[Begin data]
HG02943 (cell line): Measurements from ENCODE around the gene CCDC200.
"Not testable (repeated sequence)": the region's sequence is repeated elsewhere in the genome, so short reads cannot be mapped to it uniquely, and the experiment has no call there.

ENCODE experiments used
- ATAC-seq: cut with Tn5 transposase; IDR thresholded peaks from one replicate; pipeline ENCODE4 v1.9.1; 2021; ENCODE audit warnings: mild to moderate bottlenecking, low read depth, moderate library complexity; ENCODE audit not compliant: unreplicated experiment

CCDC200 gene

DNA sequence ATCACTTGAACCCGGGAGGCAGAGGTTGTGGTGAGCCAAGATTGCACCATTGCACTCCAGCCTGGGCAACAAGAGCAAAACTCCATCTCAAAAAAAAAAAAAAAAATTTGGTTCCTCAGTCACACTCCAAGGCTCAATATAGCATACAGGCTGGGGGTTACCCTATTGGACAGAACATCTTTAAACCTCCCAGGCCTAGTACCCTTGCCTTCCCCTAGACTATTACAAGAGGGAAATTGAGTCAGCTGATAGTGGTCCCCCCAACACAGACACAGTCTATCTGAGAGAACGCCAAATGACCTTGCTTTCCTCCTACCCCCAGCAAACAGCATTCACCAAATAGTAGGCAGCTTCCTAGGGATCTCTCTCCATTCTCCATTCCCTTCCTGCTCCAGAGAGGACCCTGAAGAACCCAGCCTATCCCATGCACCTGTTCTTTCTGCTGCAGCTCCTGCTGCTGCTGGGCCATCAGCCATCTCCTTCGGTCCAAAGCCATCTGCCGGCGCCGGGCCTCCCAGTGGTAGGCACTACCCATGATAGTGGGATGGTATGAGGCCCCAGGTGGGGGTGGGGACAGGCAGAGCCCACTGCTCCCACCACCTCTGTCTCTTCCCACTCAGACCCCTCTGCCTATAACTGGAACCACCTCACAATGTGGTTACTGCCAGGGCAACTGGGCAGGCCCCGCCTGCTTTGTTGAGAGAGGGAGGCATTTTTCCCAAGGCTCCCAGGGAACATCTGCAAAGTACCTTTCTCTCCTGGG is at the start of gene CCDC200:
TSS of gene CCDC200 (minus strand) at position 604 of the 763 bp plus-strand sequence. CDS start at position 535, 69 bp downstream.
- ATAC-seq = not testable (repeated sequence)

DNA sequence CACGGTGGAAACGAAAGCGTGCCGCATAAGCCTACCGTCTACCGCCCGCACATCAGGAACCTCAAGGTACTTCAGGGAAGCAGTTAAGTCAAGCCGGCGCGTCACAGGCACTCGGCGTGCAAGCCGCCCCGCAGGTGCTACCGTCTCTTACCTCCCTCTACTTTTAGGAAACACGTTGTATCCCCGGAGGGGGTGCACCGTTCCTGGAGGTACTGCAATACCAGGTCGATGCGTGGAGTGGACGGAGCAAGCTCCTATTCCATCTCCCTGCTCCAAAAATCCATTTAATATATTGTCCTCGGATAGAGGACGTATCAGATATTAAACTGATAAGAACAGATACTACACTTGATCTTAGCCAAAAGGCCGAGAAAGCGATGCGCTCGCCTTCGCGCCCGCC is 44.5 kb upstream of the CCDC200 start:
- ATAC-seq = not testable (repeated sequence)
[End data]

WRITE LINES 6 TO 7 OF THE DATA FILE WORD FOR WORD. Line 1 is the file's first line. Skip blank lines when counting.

DNA sequence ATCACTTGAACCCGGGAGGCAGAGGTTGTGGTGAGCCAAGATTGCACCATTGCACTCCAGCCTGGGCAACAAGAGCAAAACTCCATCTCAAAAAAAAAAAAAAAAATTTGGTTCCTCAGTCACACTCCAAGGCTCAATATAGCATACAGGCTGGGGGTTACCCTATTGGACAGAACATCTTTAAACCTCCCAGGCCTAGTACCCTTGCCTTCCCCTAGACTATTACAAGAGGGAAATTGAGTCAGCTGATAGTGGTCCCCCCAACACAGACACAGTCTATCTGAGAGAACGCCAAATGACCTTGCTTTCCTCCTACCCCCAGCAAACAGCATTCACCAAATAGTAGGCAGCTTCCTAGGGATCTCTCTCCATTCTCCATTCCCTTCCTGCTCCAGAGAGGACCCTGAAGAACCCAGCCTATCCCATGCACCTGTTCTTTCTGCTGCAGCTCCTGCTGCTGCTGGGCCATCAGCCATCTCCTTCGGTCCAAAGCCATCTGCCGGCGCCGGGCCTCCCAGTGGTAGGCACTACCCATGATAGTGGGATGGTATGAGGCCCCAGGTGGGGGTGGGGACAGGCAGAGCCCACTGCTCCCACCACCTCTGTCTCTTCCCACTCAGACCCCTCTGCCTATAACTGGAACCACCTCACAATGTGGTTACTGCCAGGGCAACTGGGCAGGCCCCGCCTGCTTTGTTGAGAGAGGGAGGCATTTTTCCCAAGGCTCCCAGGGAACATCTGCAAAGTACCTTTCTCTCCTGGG is at the start of gene CCDC200:
TSS of gene CCDC200 (minus strand) at position 604 of the 763 bp plus-strand sequence. CDS start at position 535, 69 bp downstream.